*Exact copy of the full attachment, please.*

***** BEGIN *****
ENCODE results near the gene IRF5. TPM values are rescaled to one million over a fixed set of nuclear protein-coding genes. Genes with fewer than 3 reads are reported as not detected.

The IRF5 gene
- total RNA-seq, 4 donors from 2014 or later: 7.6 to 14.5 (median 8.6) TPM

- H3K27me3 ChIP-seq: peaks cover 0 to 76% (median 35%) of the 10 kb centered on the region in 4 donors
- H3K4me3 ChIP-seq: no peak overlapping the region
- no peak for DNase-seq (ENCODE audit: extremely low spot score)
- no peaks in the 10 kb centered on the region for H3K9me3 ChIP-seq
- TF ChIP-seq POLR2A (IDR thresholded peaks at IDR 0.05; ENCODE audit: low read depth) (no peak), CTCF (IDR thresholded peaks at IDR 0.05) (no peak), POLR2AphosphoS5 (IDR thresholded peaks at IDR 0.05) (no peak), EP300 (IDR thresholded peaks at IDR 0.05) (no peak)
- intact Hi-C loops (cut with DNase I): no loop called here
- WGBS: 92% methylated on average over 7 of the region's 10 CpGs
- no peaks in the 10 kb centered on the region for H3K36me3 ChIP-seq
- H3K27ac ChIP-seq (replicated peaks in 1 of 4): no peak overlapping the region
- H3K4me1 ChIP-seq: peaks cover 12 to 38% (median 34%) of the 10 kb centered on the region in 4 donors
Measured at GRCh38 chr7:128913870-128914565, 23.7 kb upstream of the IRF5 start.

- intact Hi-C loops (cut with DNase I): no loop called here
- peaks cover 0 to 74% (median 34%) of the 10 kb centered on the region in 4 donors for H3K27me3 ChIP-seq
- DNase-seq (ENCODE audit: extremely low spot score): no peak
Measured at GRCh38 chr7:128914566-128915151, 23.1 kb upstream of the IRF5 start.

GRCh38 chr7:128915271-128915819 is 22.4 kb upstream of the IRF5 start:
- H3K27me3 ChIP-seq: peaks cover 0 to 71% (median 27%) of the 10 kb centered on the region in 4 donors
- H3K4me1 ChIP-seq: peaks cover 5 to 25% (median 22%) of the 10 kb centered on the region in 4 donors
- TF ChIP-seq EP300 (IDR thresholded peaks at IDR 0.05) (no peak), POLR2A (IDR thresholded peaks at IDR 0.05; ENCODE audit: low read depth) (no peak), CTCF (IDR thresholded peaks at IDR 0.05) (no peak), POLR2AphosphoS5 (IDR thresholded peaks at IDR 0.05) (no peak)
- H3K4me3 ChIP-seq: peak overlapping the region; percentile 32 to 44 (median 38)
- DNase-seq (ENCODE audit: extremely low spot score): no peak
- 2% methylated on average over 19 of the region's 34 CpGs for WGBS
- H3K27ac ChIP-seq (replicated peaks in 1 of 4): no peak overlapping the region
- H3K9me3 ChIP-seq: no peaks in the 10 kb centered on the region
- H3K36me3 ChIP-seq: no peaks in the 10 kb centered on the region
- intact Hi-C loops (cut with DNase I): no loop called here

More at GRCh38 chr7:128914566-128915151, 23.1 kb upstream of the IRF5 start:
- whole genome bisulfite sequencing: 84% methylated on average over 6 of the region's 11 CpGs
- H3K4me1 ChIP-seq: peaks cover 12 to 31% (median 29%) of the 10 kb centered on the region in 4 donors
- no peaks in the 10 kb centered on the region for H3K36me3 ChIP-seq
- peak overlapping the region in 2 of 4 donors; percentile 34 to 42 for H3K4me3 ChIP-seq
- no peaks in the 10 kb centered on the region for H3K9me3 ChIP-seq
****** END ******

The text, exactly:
ENCODE results near the gene IRF5. TPM values are rescaled to one million over a fixed set of nuclear protein-coding genes. Genes with fewer than 3 reads are reported as not detected.

The IRF5 gene
- total RNA-seq, 4 donors from 2014 or later: 7.6 to 14.5 (median 8.6) TPM

- H3K27me3 ChIP-seq: peaks cover 0 to 76% (median 35%) of the 10 kb centered on the region in 4 donors
- H3K4me3 ChIP-seq: no peak overlapping the region
- no peak for DNase-seq (ENCODE audit: extremely low spot score)
- no peaks in the 10 kb centered on the region for H3K9me3 ChIP-seq
- TF ChIP-seq POLR2A (IDR thresholded peaks at IDR 0.05; ENCODE audit: low read depth) (no peak), CTCF (IDR thresholded peaks at IDR 0.05) (no peak), POLR2AphosphoS5 (IDR thresholded peaks at IDR 0.05) (no peak), EP300 (IDR thresholded peaks at IDR 0.05) (no peak)
- intact Hi-C loops (cut with DNase I): no loop called here
- WGBS: 92% methylated on average over 7 of the region's 10 CpGs
- no peaks in the 10 kb centered on the region for H3K36me3 ChIP-seq
- H3K27ac ChIP-seq (replicated peaks in 1 of 4): no peak overlapping the region
- H3K4me1 ChIP-seq: peaks cover 12 to 38% (median 34%) of the 10 kb centered on the region in 4 donors
Measured at GRCh38 chr7:128913870-128914565, 23.7 kb upstream of the IRF5 start.

- intact Hi-C loops (cut with DNase I): no loop called here
- peaks cover 0 to 74% (median 34%) of the 10 kb centered on the region in 4 donors for H3K27me3 ChIP-seq
- DNase-seq (ENCODE audit: extremely low spot score): no peak
Measured at GRCh38 chr7:128914566-128915151, 23.1 kb upstream of the IRF5 start.

GRCh38 chr7:128915271-128915819 is 22.4 kb upstream of the IRF5 start:
- H3K27me3 ChIP-seq: peaks cover 0 to 71% (median 27%) of the 10 kb centered on the region in 4 donors
- H3K4me1 ChIP-seq: peaks cover 5 to 25% (median 22%) of the 10 kb centered on the region in 4 donors
- TF ChIP-seq EP300 (IDR thresholded peaks at IDR 0.05) (no peak), POLR2A (IDR thresholded peaks at IDR 0.05; ENCODE audit: low read depth) (no peak), CTCF (IDR thresholded peaks at IDR 0.05) (no peak), POLR2AphosphoS5 (IDR thresholded peaks at IDR 0.05) (no peak)
- H3K4me3 ChIP-seq: peak overlapping the region; percentile 32 to 44 (median 38)
- DNase-seq (ENCODE audit: extremely low spot score): no peak
- 2% methylated on average over 19 of the region's 34 CpGs for WGBS
- H3K27ac ChIP-seq (replicated peaks in 1 of 4): no peak overlapping the region
- H3K9me3 ChIP-seq: no peaks in the 10 kb centered on the region
- H3K36me3 ChIP-seq: no peaks in the 10 kb centered on the region
- intact Hi-C loops (cut with DNase I): no loop called here

More at GRCh38 chr7:128914566-128915151, 23.1 kb upstream of the IRF5 start:
- whole genome bisulfite sequencing: 84% methylated on average over 6 of the region's 11 CpGs
- H3K4me1 ChIP-seq: peaks cover 12 to 31% (median 29%) of the 10 kb centered on the region in 4 donors
- no peaks in the 10 kb centered on the region for H3K36me3 ChIP-seq
- peak overlapping the region in 2 of 4 donors; percentile 34 to 42 for H3K4me3 ChIP-seq
- no peaks in the 10 kb centered on the region for H3K9me3 ChIP-seq